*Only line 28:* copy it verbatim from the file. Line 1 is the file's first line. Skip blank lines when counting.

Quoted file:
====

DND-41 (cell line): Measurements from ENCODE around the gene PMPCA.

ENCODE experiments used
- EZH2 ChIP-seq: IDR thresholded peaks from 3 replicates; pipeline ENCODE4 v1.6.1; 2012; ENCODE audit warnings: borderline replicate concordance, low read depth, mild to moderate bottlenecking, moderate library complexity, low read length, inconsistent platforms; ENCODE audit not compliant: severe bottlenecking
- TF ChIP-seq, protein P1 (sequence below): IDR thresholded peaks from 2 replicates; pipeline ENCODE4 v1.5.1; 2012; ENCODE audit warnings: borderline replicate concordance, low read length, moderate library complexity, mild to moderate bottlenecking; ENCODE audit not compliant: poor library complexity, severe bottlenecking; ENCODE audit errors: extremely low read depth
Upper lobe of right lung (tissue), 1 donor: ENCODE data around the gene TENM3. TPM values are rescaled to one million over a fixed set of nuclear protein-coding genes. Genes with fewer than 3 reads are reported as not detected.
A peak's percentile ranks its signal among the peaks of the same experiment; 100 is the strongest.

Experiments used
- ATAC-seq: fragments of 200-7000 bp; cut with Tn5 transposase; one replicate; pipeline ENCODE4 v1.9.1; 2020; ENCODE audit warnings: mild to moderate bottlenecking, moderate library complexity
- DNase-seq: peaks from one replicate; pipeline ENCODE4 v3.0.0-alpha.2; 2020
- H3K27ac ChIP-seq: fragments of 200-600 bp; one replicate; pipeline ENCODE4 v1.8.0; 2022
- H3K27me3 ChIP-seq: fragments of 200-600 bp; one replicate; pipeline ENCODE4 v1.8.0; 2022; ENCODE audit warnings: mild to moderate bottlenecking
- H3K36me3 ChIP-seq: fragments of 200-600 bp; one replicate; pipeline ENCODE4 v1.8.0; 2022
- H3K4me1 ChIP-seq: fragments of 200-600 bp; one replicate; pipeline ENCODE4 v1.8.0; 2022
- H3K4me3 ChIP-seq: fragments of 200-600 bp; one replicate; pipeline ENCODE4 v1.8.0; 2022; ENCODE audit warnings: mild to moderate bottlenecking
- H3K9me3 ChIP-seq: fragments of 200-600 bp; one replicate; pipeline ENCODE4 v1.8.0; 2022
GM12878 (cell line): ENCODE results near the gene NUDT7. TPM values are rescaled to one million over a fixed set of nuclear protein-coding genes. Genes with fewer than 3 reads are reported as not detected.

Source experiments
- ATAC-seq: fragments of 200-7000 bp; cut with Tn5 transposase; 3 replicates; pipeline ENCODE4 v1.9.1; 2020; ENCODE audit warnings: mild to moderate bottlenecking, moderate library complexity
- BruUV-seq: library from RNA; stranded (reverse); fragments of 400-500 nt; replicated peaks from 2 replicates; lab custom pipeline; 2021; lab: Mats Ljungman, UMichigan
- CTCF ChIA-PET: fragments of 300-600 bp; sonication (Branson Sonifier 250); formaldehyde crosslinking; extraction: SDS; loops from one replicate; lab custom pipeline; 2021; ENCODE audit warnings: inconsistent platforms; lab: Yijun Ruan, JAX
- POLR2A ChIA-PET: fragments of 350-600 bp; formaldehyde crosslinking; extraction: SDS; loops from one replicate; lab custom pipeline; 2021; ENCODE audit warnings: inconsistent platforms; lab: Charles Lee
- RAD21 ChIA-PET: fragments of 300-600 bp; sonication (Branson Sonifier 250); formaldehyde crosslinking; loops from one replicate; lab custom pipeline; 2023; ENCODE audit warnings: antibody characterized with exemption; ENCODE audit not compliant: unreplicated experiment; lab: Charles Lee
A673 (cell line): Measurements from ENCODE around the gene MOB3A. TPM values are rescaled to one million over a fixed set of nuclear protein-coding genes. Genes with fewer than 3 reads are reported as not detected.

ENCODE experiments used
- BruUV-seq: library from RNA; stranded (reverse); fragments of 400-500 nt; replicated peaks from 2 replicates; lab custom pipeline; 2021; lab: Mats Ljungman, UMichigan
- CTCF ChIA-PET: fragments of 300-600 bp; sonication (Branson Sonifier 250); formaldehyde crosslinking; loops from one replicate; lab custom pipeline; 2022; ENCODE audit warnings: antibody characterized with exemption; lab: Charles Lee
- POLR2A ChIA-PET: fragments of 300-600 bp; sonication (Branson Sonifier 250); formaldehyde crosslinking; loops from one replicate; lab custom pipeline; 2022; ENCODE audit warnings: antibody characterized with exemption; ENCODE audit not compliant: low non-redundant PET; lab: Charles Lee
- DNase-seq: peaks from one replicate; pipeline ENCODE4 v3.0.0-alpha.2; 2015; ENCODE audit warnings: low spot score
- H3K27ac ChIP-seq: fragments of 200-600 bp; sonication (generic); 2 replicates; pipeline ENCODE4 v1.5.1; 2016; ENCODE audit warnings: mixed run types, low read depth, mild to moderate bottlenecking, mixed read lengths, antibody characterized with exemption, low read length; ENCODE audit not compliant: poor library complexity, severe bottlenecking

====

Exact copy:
- DNase-seq: peaks from one replicate; pipeline ENCODE4 v3.0.0-alpha.2; 2015; ENCODE audit warnings: low spot score